Is the company’s return on equity above average?
Buffett considers it a positive sign when a company is able to earn above-average returns on equity. AAII’s Buffettology approach filters for companies with average return on equity above 12%. An average return on equity for the last seven years should provide a better indication of the normal profitability for the company than just a current snapshot. However, AAII also includes a screen requiring that the current return on equity be above 12% to help assure that the past is still indicative of the future direction of the company.
Is the company free to adjust prices to inflation?
True consumer monopolies are able to adjust prices to inflation without the risk of losing significant unit sales. This factor is best applied through a qualitative examination of the companies and industries passing all the screens.
Does the company need to constantly reinvest in capital?
In Buffett’s view, the real value of consumer monopolies is in their intangibles—for instance, brand-name loyalty, regulatory licenses and patents. They do not have to rely heavily on investments in land, plant and equipment, and often produce products that are low tech. Therefore, they tend to have large free cash flows (operating cash flow less dividends and capital expenditures) and low debt.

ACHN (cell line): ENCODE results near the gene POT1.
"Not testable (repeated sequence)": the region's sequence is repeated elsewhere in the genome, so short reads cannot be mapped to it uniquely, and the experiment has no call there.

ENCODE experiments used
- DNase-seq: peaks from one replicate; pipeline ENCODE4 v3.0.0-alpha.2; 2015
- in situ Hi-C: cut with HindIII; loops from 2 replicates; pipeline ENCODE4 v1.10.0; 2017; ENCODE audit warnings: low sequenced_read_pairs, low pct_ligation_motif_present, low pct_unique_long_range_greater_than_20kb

Is the price right?
The price that you pay for a stock determines the rate of return—the higher the initial price, the lower the overall return. The lower the initial price paid, the higher the return. Buffett first picks the business, and then lets the price of the stock determine when to purchase the firm. The goal is to buy an excellent business at a price that makes business sense. Valuation equates a company’s stock price to a relative benchmark. A $500 per share stock may be cheap, while a $2 per share stock may be expensive.
Historical Earnings Growth Approach
An approach Buffett uses is to project the annual compound rate of return based on historical earnings per share increases. Buffett requires a return of at least 15%. AAII’s historical earnings growth table lists the stocks passing the consumer monopoly screen that have a projected rate of return of 15% or higher based upon historical earnings growth model.
Stocks Passing the Buffettology EPS Growth Screen (Ranked by Estimated Return Based on Historical Growth Rate)
Warren Buffett’s approach identifies “excellent” businesses based on the prospects for the industry and the ability of management to exploit opportunities for the ultimate benefit of shareholders. He then waits for the share price to reach a level that would provide him with a desired long-term rate of return. The approach makes use of “folly and discipline”: the discipline of the investor to identify excellent businesses and wait for the folly of the market to buy these businesses at attractive prices.
The stocks meeting the criteria of the approach do not represent a “recommended” or “buy” list. It is important to perform due diligence.